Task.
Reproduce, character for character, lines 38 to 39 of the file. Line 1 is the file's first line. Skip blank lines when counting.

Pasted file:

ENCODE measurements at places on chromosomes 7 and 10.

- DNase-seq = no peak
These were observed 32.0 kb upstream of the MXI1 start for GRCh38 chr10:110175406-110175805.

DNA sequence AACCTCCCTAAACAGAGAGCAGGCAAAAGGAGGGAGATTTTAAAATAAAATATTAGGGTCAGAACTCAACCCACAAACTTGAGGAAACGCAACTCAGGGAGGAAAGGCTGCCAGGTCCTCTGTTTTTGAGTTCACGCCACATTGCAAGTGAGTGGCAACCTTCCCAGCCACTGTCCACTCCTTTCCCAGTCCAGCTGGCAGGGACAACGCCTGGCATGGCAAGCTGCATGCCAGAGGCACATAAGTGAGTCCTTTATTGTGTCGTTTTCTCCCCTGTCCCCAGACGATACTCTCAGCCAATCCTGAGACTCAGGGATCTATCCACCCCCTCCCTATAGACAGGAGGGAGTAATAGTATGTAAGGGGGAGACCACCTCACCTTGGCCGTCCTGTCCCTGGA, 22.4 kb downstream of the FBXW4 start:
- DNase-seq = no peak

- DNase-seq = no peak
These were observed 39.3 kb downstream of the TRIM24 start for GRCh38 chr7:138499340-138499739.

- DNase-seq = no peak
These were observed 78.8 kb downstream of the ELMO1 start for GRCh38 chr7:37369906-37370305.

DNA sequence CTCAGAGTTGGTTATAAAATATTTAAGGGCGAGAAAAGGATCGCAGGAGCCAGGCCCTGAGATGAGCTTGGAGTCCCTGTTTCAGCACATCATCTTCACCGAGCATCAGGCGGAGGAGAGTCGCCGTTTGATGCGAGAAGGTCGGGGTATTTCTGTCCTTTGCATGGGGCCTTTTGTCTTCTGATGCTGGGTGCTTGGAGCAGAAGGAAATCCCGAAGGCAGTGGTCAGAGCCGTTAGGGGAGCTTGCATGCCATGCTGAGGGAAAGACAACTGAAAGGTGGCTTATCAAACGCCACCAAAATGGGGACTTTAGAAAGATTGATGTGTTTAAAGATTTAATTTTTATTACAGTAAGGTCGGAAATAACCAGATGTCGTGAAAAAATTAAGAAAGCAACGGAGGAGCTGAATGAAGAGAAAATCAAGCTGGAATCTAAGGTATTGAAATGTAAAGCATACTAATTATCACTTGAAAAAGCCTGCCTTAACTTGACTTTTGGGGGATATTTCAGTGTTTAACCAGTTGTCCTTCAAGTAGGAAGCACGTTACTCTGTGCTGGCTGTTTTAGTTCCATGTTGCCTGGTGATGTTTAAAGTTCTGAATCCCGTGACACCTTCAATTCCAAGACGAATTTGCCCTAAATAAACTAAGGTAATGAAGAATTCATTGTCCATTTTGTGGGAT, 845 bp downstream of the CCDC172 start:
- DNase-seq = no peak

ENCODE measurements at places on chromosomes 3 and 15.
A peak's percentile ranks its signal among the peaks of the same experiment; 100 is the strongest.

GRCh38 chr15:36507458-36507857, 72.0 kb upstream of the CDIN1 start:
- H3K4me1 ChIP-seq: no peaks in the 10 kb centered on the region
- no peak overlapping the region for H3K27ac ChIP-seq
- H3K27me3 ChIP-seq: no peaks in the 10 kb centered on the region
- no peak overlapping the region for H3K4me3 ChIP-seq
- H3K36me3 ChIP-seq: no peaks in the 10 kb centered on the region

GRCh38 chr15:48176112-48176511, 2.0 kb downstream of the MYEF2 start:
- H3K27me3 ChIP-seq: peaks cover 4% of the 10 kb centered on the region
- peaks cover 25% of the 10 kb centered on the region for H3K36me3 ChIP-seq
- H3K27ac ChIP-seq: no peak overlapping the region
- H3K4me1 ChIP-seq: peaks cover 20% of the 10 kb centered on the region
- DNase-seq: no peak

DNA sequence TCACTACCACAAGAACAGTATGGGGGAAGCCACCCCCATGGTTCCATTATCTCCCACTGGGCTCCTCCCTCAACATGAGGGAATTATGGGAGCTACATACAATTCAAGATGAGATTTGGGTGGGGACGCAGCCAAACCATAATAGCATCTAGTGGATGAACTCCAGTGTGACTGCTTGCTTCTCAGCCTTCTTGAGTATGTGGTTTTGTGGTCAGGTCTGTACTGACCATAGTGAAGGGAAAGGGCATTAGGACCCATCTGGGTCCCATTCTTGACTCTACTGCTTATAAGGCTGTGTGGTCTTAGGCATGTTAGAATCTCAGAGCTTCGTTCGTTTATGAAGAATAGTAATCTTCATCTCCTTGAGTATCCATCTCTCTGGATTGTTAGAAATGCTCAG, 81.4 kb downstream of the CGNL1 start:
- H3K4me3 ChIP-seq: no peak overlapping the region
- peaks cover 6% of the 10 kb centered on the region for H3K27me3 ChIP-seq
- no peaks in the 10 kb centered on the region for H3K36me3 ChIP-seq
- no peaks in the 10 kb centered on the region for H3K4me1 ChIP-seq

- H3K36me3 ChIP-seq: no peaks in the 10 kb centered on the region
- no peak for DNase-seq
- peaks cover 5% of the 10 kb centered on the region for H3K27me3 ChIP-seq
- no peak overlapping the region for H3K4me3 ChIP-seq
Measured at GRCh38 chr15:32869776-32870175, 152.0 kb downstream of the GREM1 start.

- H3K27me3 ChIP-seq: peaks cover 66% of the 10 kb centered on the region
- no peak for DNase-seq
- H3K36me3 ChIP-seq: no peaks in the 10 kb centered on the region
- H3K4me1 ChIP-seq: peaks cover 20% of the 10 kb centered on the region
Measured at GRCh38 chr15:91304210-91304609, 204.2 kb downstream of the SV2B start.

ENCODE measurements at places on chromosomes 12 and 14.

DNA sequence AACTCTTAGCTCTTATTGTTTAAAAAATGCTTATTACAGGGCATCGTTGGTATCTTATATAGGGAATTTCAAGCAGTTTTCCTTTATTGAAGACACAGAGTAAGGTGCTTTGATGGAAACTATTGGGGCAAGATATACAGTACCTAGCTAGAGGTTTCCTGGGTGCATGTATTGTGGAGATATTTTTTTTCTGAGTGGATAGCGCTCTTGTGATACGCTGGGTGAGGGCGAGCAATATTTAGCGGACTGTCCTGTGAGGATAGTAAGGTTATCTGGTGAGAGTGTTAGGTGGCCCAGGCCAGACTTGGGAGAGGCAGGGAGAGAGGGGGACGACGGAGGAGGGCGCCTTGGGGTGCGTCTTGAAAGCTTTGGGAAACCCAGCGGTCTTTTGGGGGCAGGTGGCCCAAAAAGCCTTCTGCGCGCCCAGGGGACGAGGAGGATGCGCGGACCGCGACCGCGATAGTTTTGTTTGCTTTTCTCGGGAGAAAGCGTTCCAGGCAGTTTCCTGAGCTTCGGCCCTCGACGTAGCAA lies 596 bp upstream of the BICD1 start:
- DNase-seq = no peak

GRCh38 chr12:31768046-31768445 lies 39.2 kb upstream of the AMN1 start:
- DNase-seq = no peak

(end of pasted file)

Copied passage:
- H3K36me3 ChIP-seq: no peaks in the 10 kb centered on the region
- H3K4me1 ChIP-seq: peaks cover 20% of the 10 kb centered on the region